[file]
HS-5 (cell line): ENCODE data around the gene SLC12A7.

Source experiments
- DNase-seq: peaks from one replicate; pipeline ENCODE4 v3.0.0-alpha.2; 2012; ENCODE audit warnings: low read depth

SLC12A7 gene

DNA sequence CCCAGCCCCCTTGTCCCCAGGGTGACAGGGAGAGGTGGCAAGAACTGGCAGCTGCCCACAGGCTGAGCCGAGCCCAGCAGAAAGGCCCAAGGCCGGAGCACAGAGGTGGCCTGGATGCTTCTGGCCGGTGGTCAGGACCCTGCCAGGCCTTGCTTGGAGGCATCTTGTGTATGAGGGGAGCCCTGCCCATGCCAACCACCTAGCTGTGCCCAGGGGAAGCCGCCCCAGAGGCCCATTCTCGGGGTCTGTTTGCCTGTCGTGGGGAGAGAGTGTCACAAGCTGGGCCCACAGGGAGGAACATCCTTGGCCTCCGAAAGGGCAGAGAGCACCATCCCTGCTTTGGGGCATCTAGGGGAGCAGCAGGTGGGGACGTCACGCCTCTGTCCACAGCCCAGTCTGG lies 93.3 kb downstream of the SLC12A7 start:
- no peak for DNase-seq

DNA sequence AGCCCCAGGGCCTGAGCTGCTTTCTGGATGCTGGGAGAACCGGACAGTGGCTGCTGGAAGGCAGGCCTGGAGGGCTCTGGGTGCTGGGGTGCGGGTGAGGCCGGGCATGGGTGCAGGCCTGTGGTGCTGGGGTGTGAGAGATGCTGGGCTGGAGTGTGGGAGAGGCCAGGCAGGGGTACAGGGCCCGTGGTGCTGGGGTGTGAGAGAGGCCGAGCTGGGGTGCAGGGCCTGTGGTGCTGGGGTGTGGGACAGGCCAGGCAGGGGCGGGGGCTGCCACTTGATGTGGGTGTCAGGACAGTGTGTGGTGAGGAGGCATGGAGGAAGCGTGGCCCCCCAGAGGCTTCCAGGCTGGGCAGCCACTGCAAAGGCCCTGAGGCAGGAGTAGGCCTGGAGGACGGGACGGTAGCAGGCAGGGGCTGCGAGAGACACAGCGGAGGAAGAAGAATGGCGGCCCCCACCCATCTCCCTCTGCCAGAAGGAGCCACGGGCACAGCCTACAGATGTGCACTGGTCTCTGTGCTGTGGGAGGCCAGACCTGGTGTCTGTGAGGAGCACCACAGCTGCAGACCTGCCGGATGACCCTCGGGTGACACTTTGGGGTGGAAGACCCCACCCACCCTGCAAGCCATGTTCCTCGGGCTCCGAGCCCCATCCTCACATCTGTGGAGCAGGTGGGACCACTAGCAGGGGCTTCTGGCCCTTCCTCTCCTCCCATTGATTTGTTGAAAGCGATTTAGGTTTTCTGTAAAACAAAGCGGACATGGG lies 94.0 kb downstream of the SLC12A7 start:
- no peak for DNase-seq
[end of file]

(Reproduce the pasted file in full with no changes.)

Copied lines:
HS-5 (cell line): ENCODE data around the gene SLC12A7.

Source experiments
- DNase-seq: peaks from one replicate; pipeline ENCODE4 v3.0.0-alpha.2; 2012; ENCODE audit warnings: low read depth

SLC12A7 gene

DNA sequence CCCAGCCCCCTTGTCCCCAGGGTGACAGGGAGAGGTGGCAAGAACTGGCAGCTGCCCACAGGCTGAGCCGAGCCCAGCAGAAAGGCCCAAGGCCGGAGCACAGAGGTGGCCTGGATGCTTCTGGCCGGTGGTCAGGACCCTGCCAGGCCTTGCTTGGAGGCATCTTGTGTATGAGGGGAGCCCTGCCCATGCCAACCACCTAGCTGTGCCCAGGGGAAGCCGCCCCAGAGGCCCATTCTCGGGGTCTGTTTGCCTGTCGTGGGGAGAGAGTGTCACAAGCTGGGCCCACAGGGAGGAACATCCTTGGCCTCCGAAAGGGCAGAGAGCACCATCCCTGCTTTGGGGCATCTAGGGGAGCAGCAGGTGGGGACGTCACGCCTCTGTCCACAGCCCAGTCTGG lies 93.3 kb downstream of the SLC12A7 start:
- no peak for DNase-seq

DNA sequence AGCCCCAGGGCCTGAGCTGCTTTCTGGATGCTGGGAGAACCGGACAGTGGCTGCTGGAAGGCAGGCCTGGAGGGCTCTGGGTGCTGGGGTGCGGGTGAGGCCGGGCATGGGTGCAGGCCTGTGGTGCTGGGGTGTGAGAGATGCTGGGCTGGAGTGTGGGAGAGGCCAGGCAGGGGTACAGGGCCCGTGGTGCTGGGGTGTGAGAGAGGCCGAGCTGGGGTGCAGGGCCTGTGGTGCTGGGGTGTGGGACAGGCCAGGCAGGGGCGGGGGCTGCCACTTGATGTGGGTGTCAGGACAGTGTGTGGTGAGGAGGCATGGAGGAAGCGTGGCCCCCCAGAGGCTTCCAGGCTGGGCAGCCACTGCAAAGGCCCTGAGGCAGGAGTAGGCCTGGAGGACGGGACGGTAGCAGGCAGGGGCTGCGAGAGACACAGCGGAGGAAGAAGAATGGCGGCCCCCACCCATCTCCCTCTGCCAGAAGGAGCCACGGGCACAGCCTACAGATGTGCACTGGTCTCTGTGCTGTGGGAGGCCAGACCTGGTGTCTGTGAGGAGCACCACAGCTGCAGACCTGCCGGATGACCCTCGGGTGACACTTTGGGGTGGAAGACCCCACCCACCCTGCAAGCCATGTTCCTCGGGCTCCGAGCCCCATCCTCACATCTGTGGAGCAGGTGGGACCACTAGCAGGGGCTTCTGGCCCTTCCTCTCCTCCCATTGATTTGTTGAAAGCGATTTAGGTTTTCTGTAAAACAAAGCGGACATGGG lies 94.0 kb downstream of the SLC12A7 start:
- no peak for DNase-seq